The ever increasing cost of products not only for the visually impaired, but for other differently abled individuals.  Read the three paragraphs below if you would like a more in-depth description.

What it does

Using a camera attached to glasses, a co-processor, and a vision API it can detect and auditorily identify objects upon the issuance of a voice command or the tap of a button. Parents can also use the child monitoring feature.

How we built it

We used a Raspberry Pi and a USB webcam for our hardware. Then on the Raspberry Pi, we used the pre-installed node-red. We linked node-red to Google Cloud using JSON authentication, and we used the Google Vision API for our object detection. For Google Assistant integration, we used IFTTT to send a webhook to our node-red server, and trigger our code.

Challenges we ran into

Some challenges we ran into include the usage of Node-Red. None of us have ever really used node-red, and that was a challenge. Some other challenges include using Google Cloud APIs, as none of us have used them as well. 

Accomplishments that we're proud of

-CG concept art -Use of Google Cloud to offload processing -Using Node-Red successfully for the first time.

What we learned

We learned not only about integrating Node-Red, the Raspberry Pi, and Google Cloud, but about what dedicated people can do in a surprisingly short period of time.

What's next for Simple Smart Glass

On the road ahead, Simple Smart Glass will be expanding in a number of ways.  Firstly, we wish to improve the quality of the hardware, and move out of the prototyping phase and on to the final development phase.  Second, we would like to be able to streamline the UI and UX, making it simpler for users to set up and use our hardware and software. We are also thinking about expanding to a larger market by providing more functions like Google Glass.

Long Explanation

For someone with impaired vision, life can be an uphill battle. Trying to navigate one’s way through the ever changing landscape of our modern world is a challenge even for someone with perfect vision. Using modern technologies there are a number of ways to overcome this challenge, but unfortunately these solutions are incredibly expensive. The most common object detection systems on the market cost anywhere between $2,500 USD and $5,000 USD putting them out of reach for most individuals. The goal and inspiration behind Simply Smart Glass was to bring this price down to under $100 USD, making them not only affordable but offering a fully custom experience to the end user.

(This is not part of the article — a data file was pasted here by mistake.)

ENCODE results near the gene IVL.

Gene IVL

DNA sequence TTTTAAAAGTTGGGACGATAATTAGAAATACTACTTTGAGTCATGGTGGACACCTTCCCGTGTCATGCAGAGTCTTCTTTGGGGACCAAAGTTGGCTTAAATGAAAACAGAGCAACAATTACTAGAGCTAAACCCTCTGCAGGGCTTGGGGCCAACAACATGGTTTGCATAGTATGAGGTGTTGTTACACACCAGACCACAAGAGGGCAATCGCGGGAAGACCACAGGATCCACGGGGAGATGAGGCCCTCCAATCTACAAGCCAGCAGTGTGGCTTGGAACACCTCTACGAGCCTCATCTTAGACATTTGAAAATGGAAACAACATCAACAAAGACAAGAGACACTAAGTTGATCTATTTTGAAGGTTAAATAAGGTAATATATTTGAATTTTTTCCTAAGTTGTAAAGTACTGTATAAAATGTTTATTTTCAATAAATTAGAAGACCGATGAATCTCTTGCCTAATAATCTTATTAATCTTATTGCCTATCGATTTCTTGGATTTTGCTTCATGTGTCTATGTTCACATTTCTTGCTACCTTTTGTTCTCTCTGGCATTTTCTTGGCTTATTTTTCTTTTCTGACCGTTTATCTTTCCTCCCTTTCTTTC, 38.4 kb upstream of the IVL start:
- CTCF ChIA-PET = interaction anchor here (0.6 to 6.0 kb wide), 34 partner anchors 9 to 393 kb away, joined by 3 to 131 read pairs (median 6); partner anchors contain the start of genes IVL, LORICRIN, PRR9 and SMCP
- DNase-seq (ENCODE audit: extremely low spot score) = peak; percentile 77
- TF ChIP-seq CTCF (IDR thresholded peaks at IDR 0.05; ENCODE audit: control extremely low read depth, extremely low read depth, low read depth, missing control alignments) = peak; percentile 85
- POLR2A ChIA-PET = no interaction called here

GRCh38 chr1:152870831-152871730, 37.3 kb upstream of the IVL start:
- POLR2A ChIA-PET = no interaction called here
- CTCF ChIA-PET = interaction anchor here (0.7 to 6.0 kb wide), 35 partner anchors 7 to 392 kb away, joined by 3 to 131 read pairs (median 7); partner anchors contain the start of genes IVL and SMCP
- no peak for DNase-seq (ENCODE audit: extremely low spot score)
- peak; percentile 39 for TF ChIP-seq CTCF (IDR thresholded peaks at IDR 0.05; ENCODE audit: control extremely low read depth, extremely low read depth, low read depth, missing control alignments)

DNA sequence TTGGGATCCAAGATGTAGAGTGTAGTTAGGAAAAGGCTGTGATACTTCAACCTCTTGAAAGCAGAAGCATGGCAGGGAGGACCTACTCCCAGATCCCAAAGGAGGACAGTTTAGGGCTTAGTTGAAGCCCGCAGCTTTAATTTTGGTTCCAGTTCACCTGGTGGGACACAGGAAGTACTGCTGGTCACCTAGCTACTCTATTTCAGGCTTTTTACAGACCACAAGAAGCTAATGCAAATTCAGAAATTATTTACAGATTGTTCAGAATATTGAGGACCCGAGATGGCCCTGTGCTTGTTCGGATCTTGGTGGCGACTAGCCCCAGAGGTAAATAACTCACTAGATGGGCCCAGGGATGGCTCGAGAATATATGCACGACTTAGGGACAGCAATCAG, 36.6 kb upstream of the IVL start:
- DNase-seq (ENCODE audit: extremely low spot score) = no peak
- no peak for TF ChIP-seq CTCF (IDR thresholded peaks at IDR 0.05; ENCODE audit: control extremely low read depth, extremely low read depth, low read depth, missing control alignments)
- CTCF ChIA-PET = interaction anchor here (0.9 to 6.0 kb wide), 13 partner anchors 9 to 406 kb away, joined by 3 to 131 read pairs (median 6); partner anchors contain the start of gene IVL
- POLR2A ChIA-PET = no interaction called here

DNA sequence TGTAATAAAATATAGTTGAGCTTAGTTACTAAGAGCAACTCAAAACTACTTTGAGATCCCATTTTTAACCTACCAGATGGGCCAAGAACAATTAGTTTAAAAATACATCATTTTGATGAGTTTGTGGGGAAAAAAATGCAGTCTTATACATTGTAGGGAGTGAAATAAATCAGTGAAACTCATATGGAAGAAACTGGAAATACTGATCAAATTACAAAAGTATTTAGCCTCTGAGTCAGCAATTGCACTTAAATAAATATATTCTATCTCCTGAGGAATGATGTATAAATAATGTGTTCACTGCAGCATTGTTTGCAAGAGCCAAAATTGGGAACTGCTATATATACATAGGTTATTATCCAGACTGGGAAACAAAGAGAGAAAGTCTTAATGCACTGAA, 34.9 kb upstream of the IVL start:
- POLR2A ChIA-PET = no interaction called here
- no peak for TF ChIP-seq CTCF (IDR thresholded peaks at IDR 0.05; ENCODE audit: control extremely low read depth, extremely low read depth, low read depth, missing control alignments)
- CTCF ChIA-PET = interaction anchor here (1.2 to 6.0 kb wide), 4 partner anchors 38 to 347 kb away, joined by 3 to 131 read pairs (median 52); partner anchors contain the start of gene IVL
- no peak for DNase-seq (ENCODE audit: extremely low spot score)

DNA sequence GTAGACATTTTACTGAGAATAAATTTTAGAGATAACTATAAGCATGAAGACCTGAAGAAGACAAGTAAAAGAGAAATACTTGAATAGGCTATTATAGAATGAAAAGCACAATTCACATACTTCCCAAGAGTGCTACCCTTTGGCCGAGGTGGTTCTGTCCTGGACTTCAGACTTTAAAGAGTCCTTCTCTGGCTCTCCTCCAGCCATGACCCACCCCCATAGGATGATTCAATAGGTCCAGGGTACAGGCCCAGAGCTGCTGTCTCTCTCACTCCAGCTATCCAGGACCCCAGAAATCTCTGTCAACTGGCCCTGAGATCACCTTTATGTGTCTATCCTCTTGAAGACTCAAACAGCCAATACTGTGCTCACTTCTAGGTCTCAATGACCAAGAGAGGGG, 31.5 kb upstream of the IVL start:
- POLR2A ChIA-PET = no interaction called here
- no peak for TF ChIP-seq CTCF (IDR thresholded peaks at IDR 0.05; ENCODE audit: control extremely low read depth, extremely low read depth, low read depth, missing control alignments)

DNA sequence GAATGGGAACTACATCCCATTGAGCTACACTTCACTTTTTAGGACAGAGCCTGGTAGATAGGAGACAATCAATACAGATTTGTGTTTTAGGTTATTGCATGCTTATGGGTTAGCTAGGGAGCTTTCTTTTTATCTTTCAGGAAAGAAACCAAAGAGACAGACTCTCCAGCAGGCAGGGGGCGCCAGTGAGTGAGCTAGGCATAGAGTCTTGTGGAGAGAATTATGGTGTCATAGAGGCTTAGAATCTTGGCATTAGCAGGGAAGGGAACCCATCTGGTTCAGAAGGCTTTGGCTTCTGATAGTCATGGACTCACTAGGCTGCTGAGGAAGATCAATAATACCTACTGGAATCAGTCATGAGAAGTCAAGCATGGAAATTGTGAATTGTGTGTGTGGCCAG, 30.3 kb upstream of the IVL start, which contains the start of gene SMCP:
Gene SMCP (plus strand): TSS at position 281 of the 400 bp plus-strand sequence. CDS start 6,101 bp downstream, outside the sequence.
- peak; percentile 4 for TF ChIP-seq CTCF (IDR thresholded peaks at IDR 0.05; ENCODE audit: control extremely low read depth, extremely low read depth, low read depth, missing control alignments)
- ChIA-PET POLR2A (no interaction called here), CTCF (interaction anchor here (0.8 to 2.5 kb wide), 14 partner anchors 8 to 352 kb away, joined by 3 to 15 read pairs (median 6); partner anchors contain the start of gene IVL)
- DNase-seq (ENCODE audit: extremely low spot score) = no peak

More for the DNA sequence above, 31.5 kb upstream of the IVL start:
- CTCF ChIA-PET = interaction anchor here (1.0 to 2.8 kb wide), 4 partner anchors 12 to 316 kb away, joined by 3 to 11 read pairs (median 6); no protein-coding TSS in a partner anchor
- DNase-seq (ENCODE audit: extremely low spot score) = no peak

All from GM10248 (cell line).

Simply Smart Glass is a sophisticated object detection system with full voice control. The system is designed to be mounted onto a pair of sunglasses or reading glasses by the user, and uses a co-processor and cloud vision processing to tell the user what they are seeing once activated using a voice command, or with the touch of a button. The near instant response gives the user an idea of what they’re “looking at”. Not only this, but the glasses allow remote access through a web browser, enabling parents, guardians, or caretakers to see what the individual wearing the glasses does in near real-time.

To accomplish this sophisticated design on a budget, we relied heavily on cloud vision processing. The data from the camera is sent to the cloud by a Raspberry Pi, a small computer that can be fit in a pocket, or bag. We used IFTT (If This Then That) to create a trigger, which is then processed by Node-Red and sent to Google Cloud, which runs an object detection algorithm to determine what the individual wearing the glasses is “looking” at. The reasoning behind this heavy reliance on cloud processing is what it means for the hardware. If the majority of the heavy lifting doesn’t have to be handled by the local hardware, the device can not only be made smaller, but less expensive.

We created something that we believe genuinely has the ability to better the lives of others. We’ve created something that, if taken to market, would improve the lives of people across the world. Along the way, we not only learned about the technologies involved and expanded our skillsets, but we learned about ourselves, and how to work as a team.

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